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Governor: Teachers, Not Online Course, The Key to Computer Science Growth

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Arkansas Gov. Asa Hutchinson with computer science students

Arkansas Gov. Asa Hutchinson sits with computer science students as part of a "Coding Tour" in April 2018.

Having a teacher in the classroom rather than offering an online course is one of the keys to increasing student interest in computer science classes, Gov. Asa Hutchinson said Monday (June 10) during an event that celebrated Arkansas' leadership in the area.

Hutchinson made requiring high schools to teach computer science one of his main campaign issues during his 2014 election race. He successfully passed the mandate through the Legislature during the 2015 session. The law requires schools to offer computer science as a math or science credit.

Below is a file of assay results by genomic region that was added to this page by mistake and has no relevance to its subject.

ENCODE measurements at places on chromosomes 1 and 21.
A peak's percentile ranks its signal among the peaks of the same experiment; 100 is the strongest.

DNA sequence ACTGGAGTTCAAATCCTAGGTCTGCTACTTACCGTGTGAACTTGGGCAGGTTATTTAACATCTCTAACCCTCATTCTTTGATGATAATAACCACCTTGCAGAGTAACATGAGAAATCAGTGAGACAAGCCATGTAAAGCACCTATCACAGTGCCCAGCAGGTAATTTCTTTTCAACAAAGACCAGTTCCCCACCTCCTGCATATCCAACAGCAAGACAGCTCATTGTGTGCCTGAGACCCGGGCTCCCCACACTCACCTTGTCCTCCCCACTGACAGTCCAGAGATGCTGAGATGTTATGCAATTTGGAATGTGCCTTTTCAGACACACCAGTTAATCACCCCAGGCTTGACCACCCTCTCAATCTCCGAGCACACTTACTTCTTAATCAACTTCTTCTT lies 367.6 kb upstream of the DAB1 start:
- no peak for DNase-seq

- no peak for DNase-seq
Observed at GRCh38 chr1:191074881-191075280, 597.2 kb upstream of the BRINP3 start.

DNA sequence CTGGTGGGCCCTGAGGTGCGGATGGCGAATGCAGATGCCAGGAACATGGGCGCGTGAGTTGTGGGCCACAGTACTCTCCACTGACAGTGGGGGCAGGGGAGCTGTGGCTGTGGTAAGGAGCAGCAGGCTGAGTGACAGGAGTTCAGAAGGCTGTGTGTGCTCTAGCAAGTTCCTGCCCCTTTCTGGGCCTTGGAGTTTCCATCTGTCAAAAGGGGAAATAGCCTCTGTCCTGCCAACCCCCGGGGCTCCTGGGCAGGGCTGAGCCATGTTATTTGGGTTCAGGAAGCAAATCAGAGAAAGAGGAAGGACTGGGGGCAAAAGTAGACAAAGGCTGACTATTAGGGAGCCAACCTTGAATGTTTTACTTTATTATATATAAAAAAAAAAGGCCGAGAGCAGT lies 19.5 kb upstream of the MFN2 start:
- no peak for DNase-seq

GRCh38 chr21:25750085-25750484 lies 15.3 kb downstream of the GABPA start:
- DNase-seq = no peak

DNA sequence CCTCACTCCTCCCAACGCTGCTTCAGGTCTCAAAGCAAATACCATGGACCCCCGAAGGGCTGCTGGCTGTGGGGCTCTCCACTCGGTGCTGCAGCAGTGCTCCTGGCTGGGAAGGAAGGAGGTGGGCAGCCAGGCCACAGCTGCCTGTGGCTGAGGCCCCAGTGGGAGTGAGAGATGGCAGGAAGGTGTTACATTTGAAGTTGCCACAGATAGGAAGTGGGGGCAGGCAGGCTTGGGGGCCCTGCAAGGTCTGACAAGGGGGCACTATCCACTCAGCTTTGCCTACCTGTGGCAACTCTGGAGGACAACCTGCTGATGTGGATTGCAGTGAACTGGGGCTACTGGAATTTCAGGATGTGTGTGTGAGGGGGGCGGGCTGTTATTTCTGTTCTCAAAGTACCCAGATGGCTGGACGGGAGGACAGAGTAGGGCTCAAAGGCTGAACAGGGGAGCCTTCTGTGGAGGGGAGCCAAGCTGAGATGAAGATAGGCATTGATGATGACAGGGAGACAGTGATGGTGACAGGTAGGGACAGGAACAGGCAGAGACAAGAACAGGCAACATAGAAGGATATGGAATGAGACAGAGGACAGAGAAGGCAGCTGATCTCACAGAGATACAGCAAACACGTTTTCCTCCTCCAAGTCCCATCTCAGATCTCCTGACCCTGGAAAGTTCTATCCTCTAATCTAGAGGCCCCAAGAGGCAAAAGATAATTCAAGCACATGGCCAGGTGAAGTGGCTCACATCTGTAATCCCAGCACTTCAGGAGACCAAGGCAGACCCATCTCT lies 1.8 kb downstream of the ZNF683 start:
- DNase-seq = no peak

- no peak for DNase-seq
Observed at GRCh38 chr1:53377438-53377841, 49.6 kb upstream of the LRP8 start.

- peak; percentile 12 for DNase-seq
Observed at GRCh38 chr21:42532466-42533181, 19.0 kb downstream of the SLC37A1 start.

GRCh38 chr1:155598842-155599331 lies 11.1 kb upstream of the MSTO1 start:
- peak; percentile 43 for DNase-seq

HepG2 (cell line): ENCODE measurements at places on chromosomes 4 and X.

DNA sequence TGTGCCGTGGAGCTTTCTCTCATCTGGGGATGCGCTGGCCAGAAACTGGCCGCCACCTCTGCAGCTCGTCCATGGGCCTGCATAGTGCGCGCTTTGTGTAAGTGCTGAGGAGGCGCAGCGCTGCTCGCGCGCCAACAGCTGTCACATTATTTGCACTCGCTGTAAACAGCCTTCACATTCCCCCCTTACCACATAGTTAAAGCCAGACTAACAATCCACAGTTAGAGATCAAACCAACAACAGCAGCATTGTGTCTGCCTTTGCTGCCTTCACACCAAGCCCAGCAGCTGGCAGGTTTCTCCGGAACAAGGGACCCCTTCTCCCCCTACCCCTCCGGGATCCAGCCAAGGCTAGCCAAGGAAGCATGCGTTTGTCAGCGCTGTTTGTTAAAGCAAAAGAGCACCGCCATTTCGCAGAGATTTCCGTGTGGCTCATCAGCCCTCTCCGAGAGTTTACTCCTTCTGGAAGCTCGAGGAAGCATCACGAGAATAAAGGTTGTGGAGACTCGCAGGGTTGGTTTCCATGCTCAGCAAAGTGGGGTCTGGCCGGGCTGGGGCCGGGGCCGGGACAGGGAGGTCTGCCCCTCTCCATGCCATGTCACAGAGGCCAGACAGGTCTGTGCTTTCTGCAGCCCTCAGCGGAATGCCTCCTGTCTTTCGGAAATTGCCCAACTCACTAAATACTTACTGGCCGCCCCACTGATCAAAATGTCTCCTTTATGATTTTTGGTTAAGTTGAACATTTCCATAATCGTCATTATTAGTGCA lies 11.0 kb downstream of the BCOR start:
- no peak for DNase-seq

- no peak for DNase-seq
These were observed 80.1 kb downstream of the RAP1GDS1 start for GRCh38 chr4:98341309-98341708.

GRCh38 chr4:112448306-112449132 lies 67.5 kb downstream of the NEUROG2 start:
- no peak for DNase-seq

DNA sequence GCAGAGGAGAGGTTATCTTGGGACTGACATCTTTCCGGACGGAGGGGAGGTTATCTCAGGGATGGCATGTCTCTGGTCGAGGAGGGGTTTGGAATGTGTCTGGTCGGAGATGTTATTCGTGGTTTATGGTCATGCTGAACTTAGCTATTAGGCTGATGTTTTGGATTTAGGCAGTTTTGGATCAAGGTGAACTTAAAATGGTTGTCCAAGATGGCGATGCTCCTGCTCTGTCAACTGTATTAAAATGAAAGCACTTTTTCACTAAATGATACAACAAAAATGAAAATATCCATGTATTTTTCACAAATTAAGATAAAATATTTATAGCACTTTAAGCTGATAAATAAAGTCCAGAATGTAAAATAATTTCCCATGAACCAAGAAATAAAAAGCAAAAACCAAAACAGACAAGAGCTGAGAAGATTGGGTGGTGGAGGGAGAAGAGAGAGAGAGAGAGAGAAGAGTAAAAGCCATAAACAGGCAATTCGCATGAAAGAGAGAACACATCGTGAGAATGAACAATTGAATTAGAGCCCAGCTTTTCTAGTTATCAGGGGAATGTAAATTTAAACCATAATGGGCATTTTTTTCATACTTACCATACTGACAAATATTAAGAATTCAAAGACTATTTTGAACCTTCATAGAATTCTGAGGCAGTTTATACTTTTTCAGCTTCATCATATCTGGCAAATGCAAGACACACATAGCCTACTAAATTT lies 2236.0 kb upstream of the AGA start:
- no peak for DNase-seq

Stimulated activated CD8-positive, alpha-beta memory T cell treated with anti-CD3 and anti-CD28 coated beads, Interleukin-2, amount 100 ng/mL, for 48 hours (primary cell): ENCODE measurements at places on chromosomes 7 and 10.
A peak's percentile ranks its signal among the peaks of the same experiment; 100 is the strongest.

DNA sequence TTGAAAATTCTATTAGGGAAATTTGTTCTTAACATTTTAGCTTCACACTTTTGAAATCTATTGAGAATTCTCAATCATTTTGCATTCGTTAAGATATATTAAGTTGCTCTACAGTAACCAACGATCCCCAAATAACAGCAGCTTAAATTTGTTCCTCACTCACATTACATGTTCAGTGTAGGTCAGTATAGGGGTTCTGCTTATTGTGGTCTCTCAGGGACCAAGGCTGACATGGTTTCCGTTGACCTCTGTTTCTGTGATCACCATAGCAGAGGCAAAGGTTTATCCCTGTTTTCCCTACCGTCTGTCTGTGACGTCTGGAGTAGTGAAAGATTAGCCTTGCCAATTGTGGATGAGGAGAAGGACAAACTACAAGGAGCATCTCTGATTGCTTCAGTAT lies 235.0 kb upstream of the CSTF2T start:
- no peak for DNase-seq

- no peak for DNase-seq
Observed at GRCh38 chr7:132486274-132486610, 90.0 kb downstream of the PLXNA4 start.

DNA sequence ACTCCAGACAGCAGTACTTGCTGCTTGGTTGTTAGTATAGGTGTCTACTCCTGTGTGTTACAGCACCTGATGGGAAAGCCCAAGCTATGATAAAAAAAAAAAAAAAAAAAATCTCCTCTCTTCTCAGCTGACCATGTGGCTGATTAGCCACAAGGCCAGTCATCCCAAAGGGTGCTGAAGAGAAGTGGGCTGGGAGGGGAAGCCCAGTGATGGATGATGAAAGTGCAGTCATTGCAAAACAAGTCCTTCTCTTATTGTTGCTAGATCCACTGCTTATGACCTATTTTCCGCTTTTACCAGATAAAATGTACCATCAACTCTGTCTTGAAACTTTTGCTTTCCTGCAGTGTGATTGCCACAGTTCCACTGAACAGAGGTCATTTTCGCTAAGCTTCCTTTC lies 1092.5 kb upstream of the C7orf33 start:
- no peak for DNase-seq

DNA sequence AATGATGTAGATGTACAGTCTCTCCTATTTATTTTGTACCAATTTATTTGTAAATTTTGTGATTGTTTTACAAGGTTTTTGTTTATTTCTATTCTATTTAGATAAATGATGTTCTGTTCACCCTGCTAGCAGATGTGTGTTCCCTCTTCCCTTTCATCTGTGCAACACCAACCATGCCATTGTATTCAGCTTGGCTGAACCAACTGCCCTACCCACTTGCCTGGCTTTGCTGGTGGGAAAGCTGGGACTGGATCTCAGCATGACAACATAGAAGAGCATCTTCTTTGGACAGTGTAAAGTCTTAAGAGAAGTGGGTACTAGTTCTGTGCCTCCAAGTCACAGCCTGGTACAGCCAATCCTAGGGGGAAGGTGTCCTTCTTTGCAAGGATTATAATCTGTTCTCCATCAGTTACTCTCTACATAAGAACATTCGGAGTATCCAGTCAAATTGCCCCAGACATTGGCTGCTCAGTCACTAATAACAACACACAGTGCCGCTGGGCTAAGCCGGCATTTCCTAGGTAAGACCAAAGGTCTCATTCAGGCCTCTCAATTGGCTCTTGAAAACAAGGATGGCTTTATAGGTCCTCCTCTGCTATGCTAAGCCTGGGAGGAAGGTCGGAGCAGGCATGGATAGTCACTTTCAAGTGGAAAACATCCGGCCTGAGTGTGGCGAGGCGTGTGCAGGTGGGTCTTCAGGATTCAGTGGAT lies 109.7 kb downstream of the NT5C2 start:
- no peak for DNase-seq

Since the law was passed, the number of high school students taking a computer science course has increased from fewer than 1,100 to 8,000 students last year. More than 2,400 are females. The number of teachers has grown from fewer than 20 to more than 370. While only 35% of schools in the United States teach computer science, 63% of Arkansas schools have a student taking the class.

Still, despite all the successes, 37% of Arkansas high schools don't offer the course because no students are interested.

"It's students who don't believe they can," Hutchinson said. "It's superintendents who are not believing in the importance of computer science education. Therefore, while it is offered in that school pursuant to our mandate, it is being offered by online courses, and that's not inspiring students."

From Talk Business & Politics
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